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Exterior insulation vs. rainscreen

Owen D | Posted in Energy Efficiency and Durability on

Hello,

We are building a single family home in zone 2 in Marin County and trying to decide whether to have a rain screen or exterior insulation. For some reason our building department will not allow us to do both, they say since we are in a high fire zone (WUI) we can not have insulation between the furring of a rain screen and wall sheathing.

In any case,  we have 2×6 walls with blown in Fiberglass that should have R value of R23.

If we were to choose between either rain screen or R6 of exterior insulation which would be recommended?

From what I can find reading online  both can be omitted in our  climate zone 2 in Marin County CA, but not sure if there is a economic/building science case to install them anyway.

To me it seems that a rain screen might be the better choice given it would be less expensive  and possibly extend the life of our siding, less maintenance, increased drying,  less chance of water issues migration into wall assembly. These are general benefits but don’t know how to evaluate to my particular climate.

The exterior insulation may not be as crucial as we don’t need to worry as much about condensation in our wall assembly in our climate, and we have R23 already in our wall, with thermal bridging might have a real R value close to R20 which seems good enough in our climate. And our contractor who hasn’t done it before thinks it will be expensive to install.

Am I thinking about this correctly?

Thanks,

Owen

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Replies

  1. GBA Editor
    Martin Holladay | | #1

    Owen,
    Assuming you are correct about the regulations -- and assuming that vented rainscreens are permitted, as long as there is no rigid foam adjacent to the vented rainscreen -- you might want to inquire whether it's legal to have a rainscreen that is adjacent to a continuous layer of semi-rigid mineral wool insulation. (Mineral wool is fireproof.)

    For more information on this approach, see "Installing Roxul Mineral Wool on Exterior Walls."

  2. Expert Member
    Dana Dorsett | | #2

    For the record, Marin County CA is in US climate zone 3C. It's in CA Title 24 zone 2.

    https://www.title24express.com/s/cc_images/cache_2599443704.png?t=1331164014

    https://beta.greenbuildingadvisor.com/app/uploads/sites/default/files/images/DOE_climate_zone_map.preview.jpg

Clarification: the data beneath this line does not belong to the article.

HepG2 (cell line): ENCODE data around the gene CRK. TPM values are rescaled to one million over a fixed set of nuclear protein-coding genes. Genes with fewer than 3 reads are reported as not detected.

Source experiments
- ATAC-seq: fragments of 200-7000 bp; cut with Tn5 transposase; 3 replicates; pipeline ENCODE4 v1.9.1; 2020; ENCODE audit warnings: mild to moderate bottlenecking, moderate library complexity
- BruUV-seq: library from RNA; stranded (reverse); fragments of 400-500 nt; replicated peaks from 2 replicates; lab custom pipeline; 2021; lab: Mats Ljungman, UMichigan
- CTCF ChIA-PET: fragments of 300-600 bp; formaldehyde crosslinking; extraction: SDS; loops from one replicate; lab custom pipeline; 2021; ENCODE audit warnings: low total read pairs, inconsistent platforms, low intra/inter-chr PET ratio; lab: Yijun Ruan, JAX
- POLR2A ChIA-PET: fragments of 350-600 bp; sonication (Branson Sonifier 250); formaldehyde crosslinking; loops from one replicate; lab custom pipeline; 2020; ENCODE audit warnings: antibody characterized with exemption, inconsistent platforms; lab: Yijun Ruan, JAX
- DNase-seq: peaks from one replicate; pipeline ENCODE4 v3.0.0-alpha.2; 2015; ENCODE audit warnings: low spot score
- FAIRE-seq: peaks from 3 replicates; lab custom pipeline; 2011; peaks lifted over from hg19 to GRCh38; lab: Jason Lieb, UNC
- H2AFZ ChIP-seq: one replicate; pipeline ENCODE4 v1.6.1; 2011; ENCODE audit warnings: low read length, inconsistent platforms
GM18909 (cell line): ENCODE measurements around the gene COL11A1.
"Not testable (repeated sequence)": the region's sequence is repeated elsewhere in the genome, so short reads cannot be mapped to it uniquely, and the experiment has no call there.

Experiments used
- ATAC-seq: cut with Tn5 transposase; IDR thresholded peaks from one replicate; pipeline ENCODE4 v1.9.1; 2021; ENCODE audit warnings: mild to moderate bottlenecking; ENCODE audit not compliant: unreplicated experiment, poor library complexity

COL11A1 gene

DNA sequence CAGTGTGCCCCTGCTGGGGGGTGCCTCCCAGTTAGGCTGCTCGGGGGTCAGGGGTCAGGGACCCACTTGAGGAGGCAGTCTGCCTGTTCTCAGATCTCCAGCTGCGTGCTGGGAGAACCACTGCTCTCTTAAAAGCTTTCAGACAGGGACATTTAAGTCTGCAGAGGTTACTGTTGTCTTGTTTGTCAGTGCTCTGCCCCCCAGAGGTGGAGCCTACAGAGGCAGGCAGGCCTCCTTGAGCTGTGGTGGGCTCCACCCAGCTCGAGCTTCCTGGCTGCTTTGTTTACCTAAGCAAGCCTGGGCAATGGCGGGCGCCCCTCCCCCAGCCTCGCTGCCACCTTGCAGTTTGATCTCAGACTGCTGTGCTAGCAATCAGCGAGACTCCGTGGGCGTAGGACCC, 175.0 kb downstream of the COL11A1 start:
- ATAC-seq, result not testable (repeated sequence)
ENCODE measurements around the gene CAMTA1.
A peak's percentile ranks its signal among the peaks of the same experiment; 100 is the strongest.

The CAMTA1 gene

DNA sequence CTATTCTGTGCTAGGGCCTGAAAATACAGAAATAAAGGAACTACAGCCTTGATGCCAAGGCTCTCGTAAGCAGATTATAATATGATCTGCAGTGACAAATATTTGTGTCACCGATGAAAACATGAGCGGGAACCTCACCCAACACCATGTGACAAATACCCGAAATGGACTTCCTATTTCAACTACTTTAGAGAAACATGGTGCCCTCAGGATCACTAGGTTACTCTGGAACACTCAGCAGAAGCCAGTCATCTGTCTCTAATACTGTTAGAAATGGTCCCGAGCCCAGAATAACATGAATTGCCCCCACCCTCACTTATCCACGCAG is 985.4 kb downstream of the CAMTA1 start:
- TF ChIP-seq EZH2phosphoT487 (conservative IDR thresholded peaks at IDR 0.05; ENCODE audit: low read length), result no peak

In climate zone 3 "whole wall R" of any more than R20 (thermal bridging & other layers all factored in) would be about the limits of what's financially rational an a lifecycle energy cost basis especially if using more expensive insulation. See Table 2, p10, row 3:

    https://buildingscience.com/sites/default/files/migrate/pdf/BA-1005_High%20R-Value_Walls_Case_Study.pdf

    A 2x4/R23 wall with typical sheathing & siding options comes in at about R16-R17. An inch of rigid rock wool would bring it to R20-R21. There is a real non-energy use value add to having that inch of rock wool arguably worth paying for in your situation. Unlike rigid foam it's completely fireproof, and will protect the structural sheathing from ignition (for awhile, anyway). Taking it to 2" won't necessarily be more protective- if it's hot enough for long enough to ignite the sheathing through 1" of rock wool the glass in your windows would have already failed.

    I'm not sure how available 1" rigid rock wool is in your area, Rockwool Comfortboard 110 (R4) comes as thin as 1" thickness, the thinnest ComfortBoard 80 is 1.25". Some of the box store chains carry Comfortboard 80, but you can probably do better through a regular distributor.

    https://cdn01.rockwool.com/siteassets/o2-rockwool/documentation/technical-data-sheets/residential/COMFORTBOARD-80-Non-Structural-Sheathing-Continuous-Insulation-Techdata.pdf?f=20181016101508

    https://cdn01.rockwool.com/siteassets/o2-rockwool/documentation/technical-data-sheets/commercial/COMFORTBOARD-110-Continuous-Insulation-Techdata.pdf?f=20180618131156

    (Comfortboard 110 is quite a bit denser than the -80, and could be more expensive at 1" than than 1.25" Comfortboard 80. Get pricing on both.)

    Rigid rock wool is air permeable and not strongly wicking. While not as good a capillary break as a rainscreen, at an inch or more its still a decent drying path. If you're allowed to rainscreen it, do, but it's the right stuff even if you're not allowed rainscreen construction.

  3. Owen D | | #3

    Thanks Martin,
    we actually did specify a rain screen with Rockwool as the exterior and got this comment back

    "The furring strips are to be directly attached to the structure and not over the insulation"
    .....
    "the assembly as shown, with the furring strips and air gar on the outside face of the Comfortboard 80 insulation does not meet the WUI requirements of having the exterior siding directly over the structural sheathing. "

    we could appeal to State Fire Marshall but we have had too many other "fires" we are fighting, at this point.

    Dana, thanks for correcting me on my climate zone and the real Rvalue of my 2x6 wall assembly. Sounds like if we had to choose between rain screen and Rock wool you would go with rock wool for reasons above, and we will be OK. Many thanks!

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